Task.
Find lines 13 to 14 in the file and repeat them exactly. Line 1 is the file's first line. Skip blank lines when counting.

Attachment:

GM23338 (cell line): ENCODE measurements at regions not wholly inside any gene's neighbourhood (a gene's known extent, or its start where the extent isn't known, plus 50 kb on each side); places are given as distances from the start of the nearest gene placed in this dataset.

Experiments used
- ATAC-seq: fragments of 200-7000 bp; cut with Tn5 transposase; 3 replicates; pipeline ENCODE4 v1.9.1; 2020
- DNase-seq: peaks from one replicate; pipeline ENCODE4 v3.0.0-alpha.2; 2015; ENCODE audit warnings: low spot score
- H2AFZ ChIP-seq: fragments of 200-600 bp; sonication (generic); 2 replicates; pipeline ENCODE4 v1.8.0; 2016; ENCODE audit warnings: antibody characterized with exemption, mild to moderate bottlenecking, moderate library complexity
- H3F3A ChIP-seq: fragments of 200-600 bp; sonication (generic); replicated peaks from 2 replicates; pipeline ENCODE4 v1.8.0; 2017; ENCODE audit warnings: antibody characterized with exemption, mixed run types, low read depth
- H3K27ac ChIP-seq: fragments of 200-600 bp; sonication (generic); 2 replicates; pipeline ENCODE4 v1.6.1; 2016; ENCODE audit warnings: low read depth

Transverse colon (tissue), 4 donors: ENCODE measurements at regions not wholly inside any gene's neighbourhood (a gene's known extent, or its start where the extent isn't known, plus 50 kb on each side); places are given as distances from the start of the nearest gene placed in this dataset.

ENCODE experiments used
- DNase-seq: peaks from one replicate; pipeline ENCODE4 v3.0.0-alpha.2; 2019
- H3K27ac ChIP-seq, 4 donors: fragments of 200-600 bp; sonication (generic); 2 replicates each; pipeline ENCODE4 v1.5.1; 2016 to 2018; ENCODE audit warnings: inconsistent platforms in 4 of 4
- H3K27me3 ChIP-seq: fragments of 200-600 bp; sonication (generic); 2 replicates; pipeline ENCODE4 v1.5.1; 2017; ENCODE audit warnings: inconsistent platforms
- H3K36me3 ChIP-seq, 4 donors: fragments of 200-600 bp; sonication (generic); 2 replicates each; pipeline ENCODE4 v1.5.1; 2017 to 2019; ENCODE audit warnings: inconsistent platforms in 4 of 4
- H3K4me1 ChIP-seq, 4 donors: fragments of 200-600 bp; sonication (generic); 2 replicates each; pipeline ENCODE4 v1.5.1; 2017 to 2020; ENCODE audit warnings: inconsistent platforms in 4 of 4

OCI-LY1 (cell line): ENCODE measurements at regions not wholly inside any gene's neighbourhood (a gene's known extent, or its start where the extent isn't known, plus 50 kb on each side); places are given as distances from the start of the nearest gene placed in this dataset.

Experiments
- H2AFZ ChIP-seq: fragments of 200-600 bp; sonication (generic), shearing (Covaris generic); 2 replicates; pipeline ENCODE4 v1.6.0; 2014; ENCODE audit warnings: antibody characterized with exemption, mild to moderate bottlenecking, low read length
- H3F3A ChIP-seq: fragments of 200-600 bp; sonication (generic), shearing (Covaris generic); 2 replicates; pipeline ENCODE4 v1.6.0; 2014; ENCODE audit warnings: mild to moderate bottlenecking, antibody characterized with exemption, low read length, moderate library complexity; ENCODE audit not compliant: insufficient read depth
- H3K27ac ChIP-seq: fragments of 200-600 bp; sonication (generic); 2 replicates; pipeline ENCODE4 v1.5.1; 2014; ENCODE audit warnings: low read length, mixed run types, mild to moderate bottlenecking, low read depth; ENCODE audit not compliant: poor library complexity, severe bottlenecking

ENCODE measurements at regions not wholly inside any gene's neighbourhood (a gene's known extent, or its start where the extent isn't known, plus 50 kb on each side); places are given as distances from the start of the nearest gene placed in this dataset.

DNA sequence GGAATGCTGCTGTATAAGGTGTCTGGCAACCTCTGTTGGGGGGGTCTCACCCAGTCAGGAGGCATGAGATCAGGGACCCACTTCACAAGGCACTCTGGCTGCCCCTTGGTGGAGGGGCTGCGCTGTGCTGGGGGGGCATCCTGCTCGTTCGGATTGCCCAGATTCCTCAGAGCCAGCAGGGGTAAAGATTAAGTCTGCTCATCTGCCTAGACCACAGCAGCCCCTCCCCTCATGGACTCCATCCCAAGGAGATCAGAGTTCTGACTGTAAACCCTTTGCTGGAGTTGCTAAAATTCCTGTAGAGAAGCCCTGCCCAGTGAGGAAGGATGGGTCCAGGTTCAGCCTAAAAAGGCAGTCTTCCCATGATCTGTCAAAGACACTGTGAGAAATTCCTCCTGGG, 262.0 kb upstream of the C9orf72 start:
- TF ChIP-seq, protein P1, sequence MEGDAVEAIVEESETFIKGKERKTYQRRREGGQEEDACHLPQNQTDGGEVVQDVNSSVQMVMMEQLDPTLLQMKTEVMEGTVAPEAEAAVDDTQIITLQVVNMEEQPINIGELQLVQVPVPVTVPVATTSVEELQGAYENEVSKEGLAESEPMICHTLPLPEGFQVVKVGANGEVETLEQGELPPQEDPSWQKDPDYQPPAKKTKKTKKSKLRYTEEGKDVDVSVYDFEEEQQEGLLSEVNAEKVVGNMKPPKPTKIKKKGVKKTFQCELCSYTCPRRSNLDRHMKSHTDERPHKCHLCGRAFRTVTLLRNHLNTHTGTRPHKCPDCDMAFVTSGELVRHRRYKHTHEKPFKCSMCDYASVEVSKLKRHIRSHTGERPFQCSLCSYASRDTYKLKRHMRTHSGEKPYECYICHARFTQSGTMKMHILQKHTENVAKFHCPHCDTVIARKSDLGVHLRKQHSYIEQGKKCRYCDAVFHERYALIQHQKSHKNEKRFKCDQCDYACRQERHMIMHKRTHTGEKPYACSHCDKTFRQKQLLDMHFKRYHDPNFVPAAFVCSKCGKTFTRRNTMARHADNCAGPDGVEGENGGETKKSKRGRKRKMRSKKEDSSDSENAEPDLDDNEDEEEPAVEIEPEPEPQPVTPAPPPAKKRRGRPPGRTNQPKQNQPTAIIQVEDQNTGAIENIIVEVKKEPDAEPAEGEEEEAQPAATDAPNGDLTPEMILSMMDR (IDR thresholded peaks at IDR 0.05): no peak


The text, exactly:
- H3K36me3 ChIP-seq, 4 donors: fragments of 200-600 bp; sonication (generic); 2 replicates each; pipeline ENCODE4 v1.5.1; 2017 to 2019; ENCODE audit warnings: inconsistent platforms in 4 of 4
- H3K4me1 ChIP-seq, 4 donors: fragments of 200-600 bp; sonication (generic); 2 replicates each; pipeline ENCODE4 v1.5.1; 2017 to 2020; ENCODE audit warnings: inconsistent platforms in 4 of 4